The Millionaire Next Door is one of those books that really opens your eyes on how to manage your finances. The authors Thomas Stanley and William Danko are college professors who have conducted extensive research on millionaires and their lifestyles. The most important lesson to learn is that most millionaires do not live flashy lifestyles like those you see on reality TV. In fact, a good portion of them live in the same neighborhood as you and drive regular cars. Here are five key lessons millionaires teach their children.
1. Don’t tell your children that you are rich/wealthy. Children that are told they are wealthy are more prone to spend money on lavish lifestyles. They think ” hey! we are rich, we can afford it” without realizing how difficult it is to earn money. These children grow up feeling entitled and spoiled, they become accustomed to a certain standard of living and when they become adults, they aim to maintain the lifestyle even when their income does not support it.
2. No matter how wealthy you are, teach your children discipline and frugality. Financial habits are picked up from parents. If you’re a spendthrift, it’s very likely your children will also be excessive spenders. Teach them to work hard and not waste. Teach them the value of a dollar and the effort that goes into earning it.
3. Emphasize your children’s achievements not their status symbols. Encourage your children to work hard and celebrate their achievements. Don’t hand them a chunk of money to pursue their dreams, let them work hard and earn that dream. It is in the working hard that their character grows. From earning their own money, they learn that money should not be wasted.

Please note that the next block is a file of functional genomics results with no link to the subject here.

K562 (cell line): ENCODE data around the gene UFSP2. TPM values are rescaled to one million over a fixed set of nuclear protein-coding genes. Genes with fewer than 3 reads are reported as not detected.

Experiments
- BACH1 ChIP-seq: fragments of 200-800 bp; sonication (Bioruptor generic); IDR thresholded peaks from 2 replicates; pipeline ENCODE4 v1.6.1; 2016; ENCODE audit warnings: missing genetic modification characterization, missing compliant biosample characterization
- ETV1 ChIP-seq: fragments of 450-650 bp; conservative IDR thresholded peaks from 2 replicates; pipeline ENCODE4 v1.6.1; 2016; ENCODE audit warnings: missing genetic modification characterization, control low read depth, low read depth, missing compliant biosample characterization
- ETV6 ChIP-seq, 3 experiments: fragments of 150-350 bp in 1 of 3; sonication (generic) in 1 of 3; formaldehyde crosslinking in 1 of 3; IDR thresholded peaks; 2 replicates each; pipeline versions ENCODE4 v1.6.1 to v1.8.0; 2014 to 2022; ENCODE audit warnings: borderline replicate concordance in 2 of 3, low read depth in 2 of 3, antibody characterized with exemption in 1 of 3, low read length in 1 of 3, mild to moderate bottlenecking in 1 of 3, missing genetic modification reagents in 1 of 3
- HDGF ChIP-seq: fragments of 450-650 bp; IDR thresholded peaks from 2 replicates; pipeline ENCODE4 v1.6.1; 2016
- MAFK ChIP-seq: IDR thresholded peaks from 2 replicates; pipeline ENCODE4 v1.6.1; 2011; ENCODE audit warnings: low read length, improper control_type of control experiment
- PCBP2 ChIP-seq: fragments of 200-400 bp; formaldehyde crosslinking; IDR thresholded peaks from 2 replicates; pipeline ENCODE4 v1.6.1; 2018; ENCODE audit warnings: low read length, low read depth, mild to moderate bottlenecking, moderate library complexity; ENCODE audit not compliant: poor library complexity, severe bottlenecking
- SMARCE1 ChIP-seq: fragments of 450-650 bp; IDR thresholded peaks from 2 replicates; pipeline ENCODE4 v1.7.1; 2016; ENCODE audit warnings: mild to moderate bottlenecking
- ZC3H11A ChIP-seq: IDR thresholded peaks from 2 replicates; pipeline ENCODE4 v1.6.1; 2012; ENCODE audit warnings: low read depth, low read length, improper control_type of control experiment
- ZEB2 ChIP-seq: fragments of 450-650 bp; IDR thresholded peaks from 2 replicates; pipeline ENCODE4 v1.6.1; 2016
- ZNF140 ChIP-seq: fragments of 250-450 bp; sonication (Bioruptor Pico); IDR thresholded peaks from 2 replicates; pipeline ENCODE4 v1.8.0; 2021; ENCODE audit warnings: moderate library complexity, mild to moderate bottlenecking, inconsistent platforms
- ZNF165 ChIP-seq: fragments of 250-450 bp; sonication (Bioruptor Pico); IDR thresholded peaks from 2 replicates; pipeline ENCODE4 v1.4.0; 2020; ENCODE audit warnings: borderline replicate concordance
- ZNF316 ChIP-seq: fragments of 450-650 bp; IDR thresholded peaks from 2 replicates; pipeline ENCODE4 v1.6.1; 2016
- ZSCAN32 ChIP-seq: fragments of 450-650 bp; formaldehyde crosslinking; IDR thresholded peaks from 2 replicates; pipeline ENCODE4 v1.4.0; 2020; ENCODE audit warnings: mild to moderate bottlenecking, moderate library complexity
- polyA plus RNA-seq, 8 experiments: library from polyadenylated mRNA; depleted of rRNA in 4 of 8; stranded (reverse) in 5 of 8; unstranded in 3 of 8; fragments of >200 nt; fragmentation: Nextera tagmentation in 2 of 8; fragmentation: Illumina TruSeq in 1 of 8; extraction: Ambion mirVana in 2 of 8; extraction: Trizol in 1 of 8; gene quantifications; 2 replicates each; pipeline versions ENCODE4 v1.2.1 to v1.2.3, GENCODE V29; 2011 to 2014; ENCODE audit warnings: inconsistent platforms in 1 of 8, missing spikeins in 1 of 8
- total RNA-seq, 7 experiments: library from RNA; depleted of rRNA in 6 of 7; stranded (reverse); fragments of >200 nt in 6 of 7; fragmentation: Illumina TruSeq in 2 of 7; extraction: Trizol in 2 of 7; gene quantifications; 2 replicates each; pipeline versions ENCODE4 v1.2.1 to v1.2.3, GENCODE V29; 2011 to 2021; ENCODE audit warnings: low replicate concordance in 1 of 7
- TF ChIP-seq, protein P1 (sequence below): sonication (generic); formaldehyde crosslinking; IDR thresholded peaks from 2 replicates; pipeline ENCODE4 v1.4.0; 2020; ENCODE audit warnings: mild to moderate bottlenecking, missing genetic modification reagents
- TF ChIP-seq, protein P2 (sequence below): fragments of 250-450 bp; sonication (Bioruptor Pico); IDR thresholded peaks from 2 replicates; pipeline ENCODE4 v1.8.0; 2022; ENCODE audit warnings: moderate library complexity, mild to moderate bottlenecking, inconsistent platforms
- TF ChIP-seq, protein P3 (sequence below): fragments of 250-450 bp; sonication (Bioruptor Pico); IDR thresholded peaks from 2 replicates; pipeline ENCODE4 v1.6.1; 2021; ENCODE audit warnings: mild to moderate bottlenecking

4. Tell your children that there are a lot of things more valuable than money. With all the bling and flashy things on social media, it’s easy to get sucked into a high consumption lifestyle. But remember, there is more to life than money. Don’t get me wrong, having money is great, it can buy a lot of things…including freedom. But it certainly cannot buy a loving family and relationships.
5. Don’t give your children everything you didn’t have, instead teach them things you didn’t know. If you grew up in a frugal home and are now relatively wealthy, its tempting to want to buy a lot of things for your children. Especially, things you wished you had growing up. Instead of buying things, spend time with your children, teach them things you didn’t know. Build up their confidence.
The points above are a very brief snippet into the “The millionaire next door.” This book has a wealth of knowledge in it and I would highly recommend it. If you don’t have the time to sit and read, you can listen to the audio version. I thoroughly enjoyed listening to the audio version of this book and gained a ton of insights.